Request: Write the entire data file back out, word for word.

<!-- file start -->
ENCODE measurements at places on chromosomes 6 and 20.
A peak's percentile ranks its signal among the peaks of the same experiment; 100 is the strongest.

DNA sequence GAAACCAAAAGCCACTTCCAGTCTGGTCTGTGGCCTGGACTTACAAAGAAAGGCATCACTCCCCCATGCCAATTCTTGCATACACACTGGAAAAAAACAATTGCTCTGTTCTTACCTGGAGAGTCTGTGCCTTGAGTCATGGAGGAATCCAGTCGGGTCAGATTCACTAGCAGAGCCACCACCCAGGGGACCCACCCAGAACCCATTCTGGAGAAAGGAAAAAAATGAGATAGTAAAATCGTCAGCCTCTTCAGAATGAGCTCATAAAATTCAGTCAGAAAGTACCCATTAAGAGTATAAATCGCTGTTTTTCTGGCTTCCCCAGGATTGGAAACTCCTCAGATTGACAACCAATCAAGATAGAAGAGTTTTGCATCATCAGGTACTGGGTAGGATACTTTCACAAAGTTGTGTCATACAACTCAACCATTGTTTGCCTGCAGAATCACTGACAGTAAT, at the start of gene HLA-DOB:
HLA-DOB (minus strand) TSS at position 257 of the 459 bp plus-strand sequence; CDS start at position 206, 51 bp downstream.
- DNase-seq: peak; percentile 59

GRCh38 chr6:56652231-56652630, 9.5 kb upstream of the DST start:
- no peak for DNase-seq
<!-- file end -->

ENCODE measurements at places on chromosomes 6 and 20.
A peak's percentile ranks its signal among the peaks of the same experiment; 100 is the strongest.

DNA sequence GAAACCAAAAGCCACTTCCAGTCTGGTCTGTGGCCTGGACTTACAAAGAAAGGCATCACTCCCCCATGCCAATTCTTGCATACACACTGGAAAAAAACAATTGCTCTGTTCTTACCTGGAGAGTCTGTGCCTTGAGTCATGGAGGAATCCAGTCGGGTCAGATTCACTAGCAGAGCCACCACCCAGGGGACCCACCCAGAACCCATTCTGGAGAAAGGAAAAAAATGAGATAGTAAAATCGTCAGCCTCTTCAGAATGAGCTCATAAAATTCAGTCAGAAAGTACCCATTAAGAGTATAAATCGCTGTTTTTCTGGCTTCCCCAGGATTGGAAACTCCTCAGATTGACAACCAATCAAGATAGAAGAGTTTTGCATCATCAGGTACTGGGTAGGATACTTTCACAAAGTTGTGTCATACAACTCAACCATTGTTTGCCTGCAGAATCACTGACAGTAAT, at the start of gene HLA-DOB:
HLA-DOB (minus strand) TSS at position 257 of the 459 bp plus-strand sequence; CDS start at position 206, 51 bp downstream.
- DNase-seq: peak; percentile 59

GRCh38 chr6:56652231-56652630, 9.5 kb upstream of the DST start:
- no peak for DNase-seq